Due to the COVID-19 pandemic, the tour was held virtually, rather than in person, but teachers still received a close up of the farm, which has been in the Ponwith Family since its foundation in 1862. The Ponwiths were among the earliest settlers in Cleveland, and the farm has passed down through the generations since then.
Through the lens of a phone camera, Ryan and Emily Ponwith took the teachers on a tour of the machinery they use to till, the nutrients they add to the soil and a close up look at the fields and other agricultural equipment. Teachers also learned about how crop rotations are used to maintain soil structure, how soil temperature and nutrients, such as nitrogen, phosphorus and potassium impact growth, and how drone technology is used on the farm to monitor damage and aberrations in the field.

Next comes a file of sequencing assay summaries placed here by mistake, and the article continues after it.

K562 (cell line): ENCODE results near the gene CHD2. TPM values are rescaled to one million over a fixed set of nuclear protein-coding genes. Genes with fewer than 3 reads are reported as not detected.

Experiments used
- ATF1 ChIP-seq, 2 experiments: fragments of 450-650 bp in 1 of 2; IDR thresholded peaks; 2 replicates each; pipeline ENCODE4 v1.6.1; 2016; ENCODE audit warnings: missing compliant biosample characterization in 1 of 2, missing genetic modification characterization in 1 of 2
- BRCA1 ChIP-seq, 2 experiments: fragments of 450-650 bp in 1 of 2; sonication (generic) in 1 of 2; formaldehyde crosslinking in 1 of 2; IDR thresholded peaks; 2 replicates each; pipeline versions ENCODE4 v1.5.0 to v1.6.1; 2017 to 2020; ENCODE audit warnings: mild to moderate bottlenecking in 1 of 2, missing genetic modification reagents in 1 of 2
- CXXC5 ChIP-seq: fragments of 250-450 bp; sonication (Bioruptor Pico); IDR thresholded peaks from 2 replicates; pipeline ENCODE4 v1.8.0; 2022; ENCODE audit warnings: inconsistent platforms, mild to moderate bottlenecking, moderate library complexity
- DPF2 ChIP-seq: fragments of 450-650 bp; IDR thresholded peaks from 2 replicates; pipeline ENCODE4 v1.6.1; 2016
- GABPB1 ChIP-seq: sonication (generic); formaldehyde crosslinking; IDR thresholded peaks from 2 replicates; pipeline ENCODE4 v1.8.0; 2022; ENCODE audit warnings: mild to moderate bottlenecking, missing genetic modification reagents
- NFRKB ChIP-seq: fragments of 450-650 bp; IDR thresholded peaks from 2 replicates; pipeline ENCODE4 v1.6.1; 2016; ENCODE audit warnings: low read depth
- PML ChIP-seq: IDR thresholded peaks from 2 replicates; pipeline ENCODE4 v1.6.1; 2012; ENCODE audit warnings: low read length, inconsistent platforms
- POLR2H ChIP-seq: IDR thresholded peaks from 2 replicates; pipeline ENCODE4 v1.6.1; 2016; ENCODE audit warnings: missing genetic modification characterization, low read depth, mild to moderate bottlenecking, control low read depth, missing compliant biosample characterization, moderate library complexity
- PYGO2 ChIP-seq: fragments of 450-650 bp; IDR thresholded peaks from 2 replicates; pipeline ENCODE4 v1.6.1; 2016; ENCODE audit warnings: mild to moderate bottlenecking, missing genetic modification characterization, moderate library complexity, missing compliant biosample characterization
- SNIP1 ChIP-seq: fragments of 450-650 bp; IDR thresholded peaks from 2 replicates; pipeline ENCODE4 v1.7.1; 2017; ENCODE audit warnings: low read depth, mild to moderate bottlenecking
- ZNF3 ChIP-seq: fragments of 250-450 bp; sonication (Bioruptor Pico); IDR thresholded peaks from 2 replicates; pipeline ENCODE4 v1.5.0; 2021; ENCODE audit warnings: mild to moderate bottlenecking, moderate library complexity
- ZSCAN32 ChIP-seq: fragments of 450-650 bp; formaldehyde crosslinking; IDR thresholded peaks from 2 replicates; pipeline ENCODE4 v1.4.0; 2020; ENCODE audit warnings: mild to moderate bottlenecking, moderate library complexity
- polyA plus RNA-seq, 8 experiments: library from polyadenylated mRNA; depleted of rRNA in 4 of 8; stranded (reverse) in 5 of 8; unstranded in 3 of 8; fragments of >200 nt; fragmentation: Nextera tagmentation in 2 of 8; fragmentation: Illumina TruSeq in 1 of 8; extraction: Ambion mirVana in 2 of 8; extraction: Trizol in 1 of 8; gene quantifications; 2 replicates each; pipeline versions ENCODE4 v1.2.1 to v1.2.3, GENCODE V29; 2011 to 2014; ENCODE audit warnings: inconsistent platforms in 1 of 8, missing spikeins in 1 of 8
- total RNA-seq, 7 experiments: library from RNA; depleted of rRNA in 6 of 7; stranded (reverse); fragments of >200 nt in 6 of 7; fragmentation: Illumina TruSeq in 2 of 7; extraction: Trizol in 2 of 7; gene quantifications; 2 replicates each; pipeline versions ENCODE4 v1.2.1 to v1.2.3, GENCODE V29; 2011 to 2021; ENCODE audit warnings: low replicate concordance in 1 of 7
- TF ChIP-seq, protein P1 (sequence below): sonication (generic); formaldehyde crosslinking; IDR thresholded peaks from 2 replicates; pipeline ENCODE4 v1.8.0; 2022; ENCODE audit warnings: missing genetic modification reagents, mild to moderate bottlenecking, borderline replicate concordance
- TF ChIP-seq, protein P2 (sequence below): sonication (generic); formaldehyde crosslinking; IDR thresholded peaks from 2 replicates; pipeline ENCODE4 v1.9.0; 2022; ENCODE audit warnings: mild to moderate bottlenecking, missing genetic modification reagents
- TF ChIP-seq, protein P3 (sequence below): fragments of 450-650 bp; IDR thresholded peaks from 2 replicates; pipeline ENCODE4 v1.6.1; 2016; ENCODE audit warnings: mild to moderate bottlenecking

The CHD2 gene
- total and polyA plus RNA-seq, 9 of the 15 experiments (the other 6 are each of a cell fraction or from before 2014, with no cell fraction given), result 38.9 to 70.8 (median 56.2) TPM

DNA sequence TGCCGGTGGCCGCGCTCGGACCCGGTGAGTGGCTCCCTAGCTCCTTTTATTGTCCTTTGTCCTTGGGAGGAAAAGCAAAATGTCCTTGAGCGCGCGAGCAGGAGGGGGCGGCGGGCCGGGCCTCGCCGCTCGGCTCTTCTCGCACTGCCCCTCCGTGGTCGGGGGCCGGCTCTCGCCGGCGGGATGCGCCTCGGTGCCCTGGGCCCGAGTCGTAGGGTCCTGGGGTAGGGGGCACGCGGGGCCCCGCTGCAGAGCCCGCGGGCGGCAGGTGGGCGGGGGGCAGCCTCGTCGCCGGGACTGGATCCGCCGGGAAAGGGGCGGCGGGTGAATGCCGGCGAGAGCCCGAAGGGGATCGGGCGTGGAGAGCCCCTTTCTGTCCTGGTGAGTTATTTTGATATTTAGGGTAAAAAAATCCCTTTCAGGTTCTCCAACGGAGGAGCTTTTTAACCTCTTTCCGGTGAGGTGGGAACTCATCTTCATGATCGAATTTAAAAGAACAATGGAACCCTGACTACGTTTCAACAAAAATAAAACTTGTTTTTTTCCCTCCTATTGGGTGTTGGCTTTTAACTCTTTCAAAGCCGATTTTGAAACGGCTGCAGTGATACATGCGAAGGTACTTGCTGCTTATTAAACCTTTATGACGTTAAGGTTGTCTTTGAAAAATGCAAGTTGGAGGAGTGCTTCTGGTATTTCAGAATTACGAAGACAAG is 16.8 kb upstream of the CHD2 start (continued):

Ryan Ponwith is well versed in the use of soil agriculture, not only from his lifelong experience of growing up and working on a farm, but also his 10 years in ag retail. He wanted to help teachers understand that growers utilize a wide range of scientific, mathematical and financial knowledge in the profession.
“We want to be the ones who tell agriculture and our story, rather than somebody telling it for us, with their own agenda,” said Ryan. “We want them to hear it from the source.”
Emily Ponwith added that there’s a disconnect between farmers and consumers, especially when people are further removed from the ag business. MAITC programs, like the summer tour, seek to bridge that disconnect by offering teachers and students a better understanding of agriculture practices and the careers in the field that exist outside of farming.